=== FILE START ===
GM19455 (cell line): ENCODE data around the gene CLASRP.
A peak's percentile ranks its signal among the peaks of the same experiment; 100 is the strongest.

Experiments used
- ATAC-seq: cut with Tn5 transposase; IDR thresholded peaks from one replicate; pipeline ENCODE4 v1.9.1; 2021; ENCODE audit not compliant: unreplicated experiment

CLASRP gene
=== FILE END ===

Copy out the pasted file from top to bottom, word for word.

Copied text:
GM19455 (cell line): ENCODE data around the gene CLASRP.
A peak's percentile ranks its signal among the peaks of the same experiment; 100 is the strongest.

Experiments used
- ATAC-seq: cut with Tn5 transposase; IDR thresholded peaks from one replicate; pipeline ENCODE4 v1.9.1; 2021; ENCODE audit not compliant: unreplicated experiment

CLASRP gene